To properly care for baby teeth, brush them twice a day and start flossing once two adjacent teeth appear. It is important not to let your baby fall asleep drinking milk, formula, or juice from a bottle unless you remove the bottle immediately after the child falls asleep. When a child falls asleep with a bottle full of milk or juice, some of the liquid from the bottle pools behind the sleeping child's front teeth. The bacteria that cause cavities then have all the time and sugars they need to erode the enamel on those tiny teeth and cause decay or even tooth loss. (This early childhood tooth decay is often referred to as “Baby Bottle Decay,” “Baby Bottle Syndrome” or “Early Child Caries.”) Lastly, check with your dentist about when and how often to schedule baby’s visits.
Now to Celebrate!
Around the world, the first tooth is an important milestone, and there are some really cool first tooth traditions out there. If you have a first tooth tradition in your family, I’d love to hear about it. Post it in the comments!! 😊 And if you’re game to possibly learn a little something new, keep reading!
Some Italians and Irish have a tradition that a teething child receive a gift of shoes. Why shoes? They signify that the baby is thriving and it is a safe time to anticipate his or her first steps.
A Russian tradition is for the godmother, grandmother, grandfather or other close relative of the baby to present the baby with a silver spoon. If the mother gently knocks the first tooth with that silver spoon, or feeds the baby with it, it is believed the baby will have strong teeth in the future.
An Armenian tradition is called “Agra Hadig.” (“Agra” means tooth and “Hadig” is the traditional wheat dish made for the occasion.) The mother prepares Hadig at the sign of her baby's first tooth. The child's head is then covered with a scarf and the mixture is sprinkled over top. Also, the baby is presented with five items. It is believed that whichever one he or she picks up predicts his or her future occupation. A child who picks up a book will be a scholar, teacher, or clergy person. Money means the child will become a banker, financier or wealthy person. A child who selects a hammer will be in the building trades. A knife symbolizes a doctor. Scissors - life as a seamstress or tailor.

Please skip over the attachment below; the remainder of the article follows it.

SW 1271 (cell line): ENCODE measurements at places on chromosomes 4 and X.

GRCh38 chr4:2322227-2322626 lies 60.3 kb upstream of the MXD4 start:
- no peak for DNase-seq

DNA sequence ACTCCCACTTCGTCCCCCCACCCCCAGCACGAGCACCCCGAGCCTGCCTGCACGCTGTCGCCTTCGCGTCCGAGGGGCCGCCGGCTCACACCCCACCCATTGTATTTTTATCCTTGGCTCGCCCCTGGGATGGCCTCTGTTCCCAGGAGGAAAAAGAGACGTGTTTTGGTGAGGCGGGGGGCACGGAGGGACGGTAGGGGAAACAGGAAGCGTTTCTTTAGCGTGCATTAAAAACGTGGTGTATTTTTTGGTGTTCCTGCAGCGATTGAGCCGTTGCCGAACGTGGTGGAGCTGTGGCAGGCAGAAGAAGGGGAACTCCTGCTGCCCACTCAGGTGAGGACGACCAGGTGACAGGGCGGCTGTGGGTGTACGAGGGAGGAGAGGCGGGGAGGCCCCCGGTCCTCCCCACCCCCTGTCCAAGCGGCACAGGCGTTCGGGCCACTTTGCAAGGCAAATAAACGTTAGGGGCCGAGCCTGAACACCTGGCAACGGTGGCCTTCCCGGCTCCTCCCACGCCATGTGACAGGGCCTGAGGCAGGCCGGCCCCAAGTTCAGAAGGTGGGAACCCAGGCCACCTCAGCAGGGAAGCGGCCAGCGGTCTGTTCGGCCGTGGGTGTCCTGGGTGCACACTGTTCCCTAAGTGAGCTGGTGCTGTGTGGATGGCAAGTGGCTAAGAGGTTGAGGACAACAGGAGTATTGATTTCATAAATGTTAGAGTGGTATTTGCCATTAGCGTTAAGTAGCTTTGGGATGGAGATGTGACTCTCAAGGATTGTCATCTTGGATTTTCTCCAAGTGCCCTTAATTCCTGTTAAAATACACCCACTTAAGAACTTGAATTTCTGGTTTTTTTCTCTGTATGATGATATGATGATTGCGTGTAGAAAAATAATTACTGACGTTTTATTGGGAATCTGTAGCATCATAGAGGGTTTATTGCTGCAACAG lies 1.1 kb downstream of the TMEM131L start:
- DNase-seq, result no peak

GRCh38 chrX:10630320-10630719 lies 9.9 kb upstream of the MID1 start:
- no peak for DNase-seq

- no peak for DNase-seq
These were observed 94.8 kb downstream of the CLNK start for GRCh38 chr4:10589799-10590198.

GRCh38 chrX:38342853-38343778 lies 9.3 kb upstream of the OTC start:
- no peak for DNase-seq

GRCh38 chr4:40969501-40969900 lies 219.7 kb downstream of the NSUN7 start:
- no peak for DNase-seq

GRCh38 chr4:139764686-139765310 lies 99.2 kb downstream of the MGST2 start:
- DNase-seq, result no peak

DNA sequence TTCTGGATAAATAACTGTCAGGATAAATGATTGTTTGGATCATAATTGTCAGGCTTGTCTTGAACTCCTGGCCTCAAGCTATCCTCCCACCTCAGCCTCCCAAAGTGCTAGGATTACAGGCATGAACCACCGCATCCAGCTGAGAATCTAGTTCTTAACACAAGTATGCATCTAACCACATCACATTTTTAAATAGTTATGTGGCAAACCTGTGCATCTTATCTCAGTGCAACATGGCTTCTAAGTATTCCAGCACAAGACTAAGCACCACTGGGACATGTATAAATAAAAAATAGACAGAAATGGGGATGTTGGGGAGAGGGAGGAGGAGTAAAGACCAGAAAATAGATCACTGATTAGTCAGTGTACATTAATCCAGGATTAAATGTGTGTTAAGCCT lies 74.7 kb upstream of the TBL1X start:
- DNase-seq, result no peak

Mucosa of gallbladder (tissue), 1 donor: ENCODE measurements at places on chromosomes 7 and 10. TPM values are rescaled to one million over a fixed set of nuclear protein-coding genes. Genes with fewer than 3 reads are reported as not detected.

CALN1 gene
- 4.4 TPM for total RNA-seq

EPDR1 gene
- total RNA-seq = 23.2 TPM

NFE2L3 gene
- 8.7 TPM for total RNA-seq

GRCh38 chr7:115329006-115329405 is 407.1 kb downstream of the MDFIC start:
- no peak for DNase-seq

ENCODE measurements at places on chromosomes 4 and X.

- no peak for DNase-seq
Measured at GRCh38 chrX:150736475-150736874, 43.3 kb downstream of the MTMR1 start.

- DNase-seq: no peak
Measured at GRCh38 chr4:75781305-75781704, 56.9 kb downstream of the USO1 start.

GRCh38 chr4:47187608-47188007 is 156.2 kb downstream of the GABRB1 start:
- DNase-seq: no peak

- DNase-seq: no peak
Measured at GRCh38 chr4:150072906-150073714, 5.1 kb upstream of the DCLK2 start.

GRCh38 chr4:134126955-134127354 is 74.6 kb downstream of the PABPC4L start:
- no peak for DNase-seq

A Lebanese tradition is called Sanyniyeh. “Snayn” means “teeth.” Snayniyeh is a special, very colorful, dish to celebrate baby’s first tooth. It consists of cooked wheat garnished with sugar, grilled and colored chickpeas, almonds, walnuts, and pistachios. Snayniyeh is sent to relatives and neighbors, who each fill the emptied bowl with a small gift then return it.
For the Igbo people, the first person who sees – and mentions – a tooth in a baby’s mouth must make a present for the baby (typically a chicken or cash). Mothers and grandmothers, who usually see the tooth first, keep their lips sealed, but stealthily try to trick someone else into mentioning it.
Among Bashkirs, a complete stranger must first notice baby’s first tooth. That person becomes the baby’s “Tesh Atai” – the tooth father.
For the Karo Bataks, toothless babies are not enough strong to resist evil spirits alone. Consequently, the first tooth is an important milestone. Hair and teeth (especially canines) demonstrate the increasing strength of the child. They wait for a child to teethe his or her canines before cutting the child’s hair. When the first tooth erupts, Karo Bataks call a priest to predict their little one’s future.
Among the Caucasus Jews, the first tooth tradition is called Gendume Dushe. The baby’s grandmother cooks a dish from wheat, lentils, beans, rice, and beef shank, flavors it with nuts and onion, and distributes it among neighbors. The belief is that baby’s gums will soften like the grains after cooking, and the teething will be less painful.
Ancient Christians are believed to have waiting until the baby’s first tooth came in to baptize the baby. After the baptism, the baby was given money.
The ancient Scandinavians and Germans would tie the fang of a wolf around the baby’s neck on a leather necklace to encourage the growth of strong, healthy teeth.
Some celebrate a child's first tooth by consuming a dentist’s moneymaker: SWEETS! An old Jewish folk tradition had parents showering the baby's head with candy. In Syria and Lebanon, families may treat themselves to sugarcoated almonds when a child's first tooth erupts.
Now that’s something to celebrate – and chew on!